“NFL Sunday Ticket has been part of DirecTV since the beginning and we certainly didn’t want to lose it,” Chang said. “At the same time, we weren’t going to do anything that didn’t make sense for us financially. [The new contract with the NFL] may not make a lot of money, but we do have wireless and broadband components that are very attractive for us and our customers. At the end of the day, we believe any drop in profits will be mitigated by what this does for our customers and our brand.”
The new deal gives DirecTV the exclusive rights to the Sunday games through 2014 and enables NFL fans who can’t receive DirecTV service to subscribe to Sunday Ticket via broadband. That service is slated to launch no later than 2012. DirecTV already delivers the games via broadband to existing subscribers of the “NFL Sunday Ticket SuperFan” add-on package, Chang said.
The new contract also gives DirecTV the ability to deliver Sunday Ticket to customers via mobile devices. DirecTV executives aren’t anticipating a huge wave of customers accessing their smart phones to watch football games, but it does give them an additional outlet and provides an added value to the package.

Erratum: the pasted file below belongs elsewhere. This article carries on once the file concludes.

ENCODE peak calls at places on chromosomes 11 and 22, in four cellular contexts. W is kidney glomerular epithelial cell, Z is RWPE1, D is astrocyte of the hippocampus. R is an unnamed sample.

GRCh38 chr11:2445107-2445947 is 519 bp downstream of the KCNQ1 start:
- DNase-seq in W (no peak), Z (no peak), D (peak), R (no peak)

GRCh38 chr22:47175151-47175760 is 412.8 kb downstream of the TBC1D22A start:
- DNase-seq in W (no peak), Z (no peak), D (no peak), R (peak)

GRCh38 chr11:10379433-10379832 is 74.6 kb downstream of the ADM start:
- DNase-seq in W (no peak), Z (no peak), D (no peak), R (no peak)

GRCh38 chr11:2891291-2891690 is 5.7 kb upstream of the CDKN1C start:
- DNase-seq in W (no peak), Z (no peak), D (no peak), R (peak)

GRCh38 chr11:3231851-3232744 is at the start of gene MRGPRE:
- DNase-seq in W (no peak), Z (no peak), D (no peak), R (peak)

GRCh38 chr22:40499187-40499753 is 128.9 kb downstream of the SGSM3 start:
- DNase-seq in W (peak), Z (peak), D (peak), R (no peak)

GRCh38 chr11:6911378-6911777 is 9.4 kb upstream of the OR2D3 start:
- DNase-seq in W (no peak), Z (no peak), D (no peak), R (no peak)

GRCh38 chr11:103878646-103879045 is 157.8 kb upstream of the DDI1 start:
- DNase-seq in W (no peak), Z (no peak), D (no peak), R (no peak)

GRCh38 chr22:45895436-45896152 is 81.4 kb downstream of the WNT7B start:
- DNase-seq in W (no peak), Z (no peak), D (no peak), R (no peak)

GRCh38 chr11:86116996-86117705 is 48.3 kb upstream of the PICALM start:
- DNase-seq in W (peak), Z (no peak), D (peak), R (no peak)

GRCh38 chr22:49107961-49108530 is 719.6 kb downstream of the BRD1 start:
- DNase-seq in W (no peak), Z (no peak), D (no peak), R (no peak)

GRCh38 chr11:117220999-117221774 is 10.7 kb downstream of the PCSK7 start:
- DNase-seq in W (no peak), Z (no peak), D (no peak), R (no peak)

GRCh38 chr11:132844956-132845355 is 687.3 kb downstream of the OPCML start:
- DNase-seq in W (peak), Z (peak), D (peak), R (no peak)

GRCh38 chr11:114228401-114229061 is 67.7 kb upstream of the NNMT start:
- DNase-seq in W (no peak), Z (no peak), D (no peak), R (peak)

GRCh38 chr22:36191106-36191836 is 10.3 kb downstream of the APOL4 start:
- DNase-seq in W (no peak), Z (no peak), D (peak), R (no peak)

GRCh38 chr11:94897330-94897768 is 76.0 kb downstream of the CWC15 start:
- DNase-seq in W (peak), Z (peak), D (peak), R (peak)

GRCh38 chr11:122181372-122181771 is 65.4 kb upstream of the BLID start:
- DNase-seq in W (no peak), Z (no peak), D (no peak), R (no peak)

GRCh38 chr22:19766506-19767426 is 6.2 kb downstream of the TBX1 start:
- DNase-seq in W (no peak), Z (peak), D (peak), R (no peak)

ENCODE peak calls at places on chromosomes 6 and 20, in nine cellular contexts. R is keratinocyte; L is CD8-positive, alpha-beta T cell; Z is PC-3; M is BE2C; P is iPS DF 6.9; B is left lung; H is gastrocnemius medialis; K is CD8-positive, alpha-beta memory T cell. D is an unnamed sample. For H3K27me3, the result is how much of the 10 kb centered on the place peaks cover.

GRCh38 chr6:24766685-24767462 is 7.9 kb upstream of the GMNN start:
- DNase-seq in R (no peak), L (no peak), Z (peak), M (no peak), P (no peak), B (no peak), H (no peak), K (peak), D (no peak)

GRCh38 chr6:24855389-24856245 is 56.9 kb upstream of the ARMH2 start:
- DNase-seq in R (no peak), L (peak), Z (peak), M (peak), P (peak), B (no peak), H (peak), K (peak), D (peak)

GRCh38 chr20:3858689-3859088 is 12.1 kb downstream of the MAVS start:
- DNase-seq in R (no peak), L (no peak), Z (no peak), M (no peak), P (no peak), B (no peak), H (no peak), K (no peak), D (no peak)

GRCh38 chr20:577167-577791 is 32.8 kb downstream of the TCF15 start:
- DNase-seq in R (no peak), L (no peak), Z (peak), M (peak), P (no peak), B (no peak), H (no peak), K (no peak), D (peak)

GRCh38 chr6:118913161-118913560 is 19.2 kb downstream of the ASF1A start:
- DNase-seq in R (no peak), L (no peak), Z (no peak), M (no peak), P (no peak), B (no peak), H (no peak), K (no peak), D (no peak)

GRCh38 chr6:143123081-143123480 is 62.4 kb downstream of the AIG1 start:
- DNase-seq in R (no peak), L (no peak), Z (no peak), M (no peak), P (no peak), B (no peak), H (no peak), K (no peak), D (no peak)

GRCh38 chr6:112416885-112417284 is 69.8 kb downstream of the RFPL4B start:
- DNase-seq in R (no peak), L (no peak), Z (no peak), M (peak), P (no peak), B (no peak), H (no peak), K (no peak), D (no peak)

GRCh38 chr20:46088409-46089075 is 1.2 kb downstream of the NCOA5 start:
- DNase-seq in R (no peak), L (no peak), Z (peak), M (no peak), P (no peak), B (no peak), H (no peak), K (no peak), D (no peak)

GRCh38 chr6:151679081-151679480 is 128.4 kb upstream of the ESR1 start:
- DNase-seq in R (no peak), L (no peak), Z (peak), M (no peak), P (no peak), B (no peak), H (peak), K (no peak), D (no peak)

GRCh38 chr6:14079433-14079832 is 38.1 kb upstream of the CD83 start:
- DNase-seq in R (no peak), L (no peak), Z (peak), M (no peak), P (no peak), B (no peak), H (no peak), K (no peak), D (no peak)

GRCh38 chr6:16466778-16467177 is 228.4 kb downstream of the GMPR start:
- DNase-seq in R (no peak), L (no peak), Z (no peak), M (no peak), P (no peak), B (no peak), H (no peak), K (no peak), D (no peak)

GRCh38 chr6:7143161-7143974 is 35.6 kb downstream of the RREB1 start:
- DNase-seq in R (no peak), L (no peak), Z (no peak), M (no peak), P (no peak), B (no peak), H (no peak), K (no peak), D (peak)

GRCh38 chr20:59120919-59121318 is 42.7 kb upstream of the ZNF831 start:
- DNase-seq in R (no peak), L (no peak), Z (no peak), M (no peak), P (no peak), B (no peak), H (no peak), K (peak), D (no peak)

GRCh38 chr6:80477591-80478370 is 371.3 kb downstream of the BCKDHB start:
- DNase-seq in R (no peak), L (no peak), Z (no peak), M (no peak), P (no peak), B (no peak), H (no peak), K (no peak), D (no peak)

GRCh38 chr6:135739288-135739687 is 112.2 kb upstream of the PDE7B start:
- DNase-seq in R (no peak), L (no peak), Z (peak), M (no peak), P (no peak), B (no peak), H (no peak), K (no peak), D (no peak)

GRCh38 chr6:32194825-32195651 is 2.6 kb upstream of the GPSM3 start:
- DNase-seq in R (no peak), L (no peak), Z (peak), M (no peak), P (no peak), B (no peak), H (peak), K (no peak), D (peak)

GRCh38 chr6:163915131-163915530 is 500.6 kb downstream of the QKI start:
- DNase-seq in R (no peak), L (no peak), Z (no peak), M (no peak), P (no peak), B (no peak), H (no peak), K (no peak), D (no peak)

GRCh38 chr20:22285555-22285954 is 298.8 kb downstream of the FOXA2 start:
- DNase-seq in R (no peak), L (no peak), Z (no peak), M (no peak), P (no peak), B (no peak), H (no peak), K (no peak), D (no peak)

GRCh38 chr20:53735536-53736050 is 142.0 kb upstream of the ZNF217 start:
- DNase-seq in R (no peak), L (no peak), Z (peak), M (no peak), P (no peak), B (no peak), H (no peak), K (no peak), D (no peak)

“Watching NFL games is a 'hunker-down,’ social experience for most people,” said DirecTV executive vice president of entertainment Eric Shanks. “But for those people who really want to watch their favorite team play and they can’t watch it in their living rooms, this is a great product. The ability to deliver programming using other delivery methods, including the Web and mobile devices, is a logical extension of how our customers are watching media and we want to be part of that and satisfy those needs.”